As I said there are nuggets of wisdom here. But I found with so many of the examples used that Dweck has just used hindsight to determine if someone had the 'good' growth mindset or bad fixed mindset that I found myself wanting to argue with the recording.
Of course I also suspect that the mere fact that I disagree with Dweck in anything would, in her opinion, label me as suffering from the fixed minsdset! Overall you might learn something here but I doubt it is going to change your life.
"Basically correct but very shallow and superficial"
Don't waste your time and money on this one. It consists almost entirely of simple examples of a very basic and easy to understand, though important, idea.
"Worst narrator ever"
This review is unfair. It's unfair because I never finished the book due to the lady narrating. Her intonation is awkward and utterly annoying with short deep breaths and weird pauses. Recall in your memory the old school type-to-voice function on a Windows 98 machine, and then imagine chapter after chapter of it torturing your mind. It's a shame because I was recommended the book. Should have stuck to paper for this one! Avoid.
"An introduction into a new vision"
I wouldn't know. Although this book has been in my "To read" list for a couple of years, I didn't acquire the print version.
I respect all the feedback given about this book. Personally, I think this book gives you the initial tools for your to start working on a growth mindset (that's the way the author name's it). This initial tools will could allow you to have the initial framework for you to start growing into this new mindset. I agree that at times it can be repetitive, however without repetition and without stating the obvious you cannot create a good contrast between what the author is trying to tell you and what you do. The most obvious something is, the more difficult it becomes to spot it.
I enjoy the comparisons from all the provided angles (business, personal, family) between the fixed mindset and the growth mindset.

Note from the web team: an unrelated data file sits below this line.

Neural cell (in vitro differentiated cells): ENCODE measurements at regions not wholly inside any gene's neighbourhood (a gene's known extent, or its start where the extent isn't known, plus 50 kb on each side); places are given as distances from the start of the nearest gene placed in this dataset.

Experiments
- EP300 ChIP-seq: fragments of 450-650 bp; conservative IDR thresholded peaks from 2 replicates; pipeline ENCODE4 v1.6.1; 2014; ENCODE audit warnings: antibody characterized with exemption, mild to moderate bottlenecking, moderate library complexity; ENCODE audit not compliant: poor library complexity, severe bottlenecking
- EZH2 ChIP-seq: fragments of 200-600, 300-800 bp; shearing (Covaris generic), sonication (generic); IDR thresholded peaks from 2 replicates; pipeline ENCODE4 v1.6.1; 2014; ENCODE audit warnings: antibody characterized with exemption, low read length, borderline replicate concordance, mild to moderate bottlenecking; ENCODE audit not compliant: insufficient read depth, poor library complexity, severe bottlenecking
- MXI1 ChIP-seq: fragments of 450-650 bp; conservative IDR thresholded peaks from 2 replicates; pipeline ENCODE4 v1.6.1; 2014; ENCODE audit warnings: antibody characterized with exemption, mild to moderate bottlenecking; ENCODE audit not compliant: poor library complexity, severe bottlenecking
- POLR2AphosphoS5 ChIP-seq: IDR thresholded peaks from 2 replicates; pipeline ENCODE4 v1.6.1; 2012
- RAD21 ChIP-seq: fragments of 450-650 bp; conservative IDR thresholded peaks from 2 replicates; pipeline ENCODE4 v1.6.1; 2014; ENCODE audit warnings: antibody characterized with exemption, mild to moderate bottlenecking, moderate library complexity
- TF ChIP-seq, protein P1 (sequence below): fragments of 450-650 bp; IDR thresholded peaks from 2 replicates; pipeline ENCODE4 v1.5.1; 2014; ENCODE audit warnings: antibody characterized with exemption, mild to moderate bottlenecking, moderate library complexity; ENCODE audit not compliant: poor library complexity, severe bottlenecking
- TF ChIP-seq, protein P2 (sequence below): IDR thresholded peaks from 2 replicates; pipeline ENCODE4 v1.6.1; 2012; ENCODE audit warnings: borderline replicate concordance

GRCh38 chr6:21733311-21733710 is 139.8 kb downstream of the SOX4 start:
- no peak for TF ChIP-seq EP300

Yes, but I don't have the time to listen to it in one go.
"Golden nuggets hidden in long winded stories"
The details around the static mind and growth mind types are insufficiently constructed in the beginning of the book. There are chapters of fast-paced stories of sports characters, but these are tedious unless you're into those sports and a long winded way of elaborating on the mind types.
The chapters about education and parenting are more useful as more readers can relate to these scenarios than the sports figures.
Summary chapter thankfully brings the book together, but I would have got 90% of the book by listening to this final chapter alone.
"Thought provoking and encouraging."
Challenged my preconceptions. Realised that my fixed mindset has been self defeating. However, reassuring to learn that you are not stuck but by acquiring a growth mindset, your outlook and outcomes change.
"Not enough strategy"
A great book for showing examples of positive mindsets and promoting wellbeing but not enough strategy to put into place a new mindset.
"Useful main theme."
The main theme of adopting/cultivating a growth mindset is interesting. Apart from this concept there is not much else to the book. I felt more specific instruction on how to implement the growth mindset in everyday life would have been beneficial.
"Compelling point of view, but"
The book presents the topic of Fixed Mindset vs Growth Mindset in a simplified form. Easy to understand, and quickly catches your attention. Unfortunately it doesn't go much further than that initial brief introduction to the topic. After you know what the fixed and growth mindsets are, you are just stuck in a 7 hours long list of examples applied to different areas. After listening to the whole book, I felt like I could have just stopped half way through and I would have learned just as much.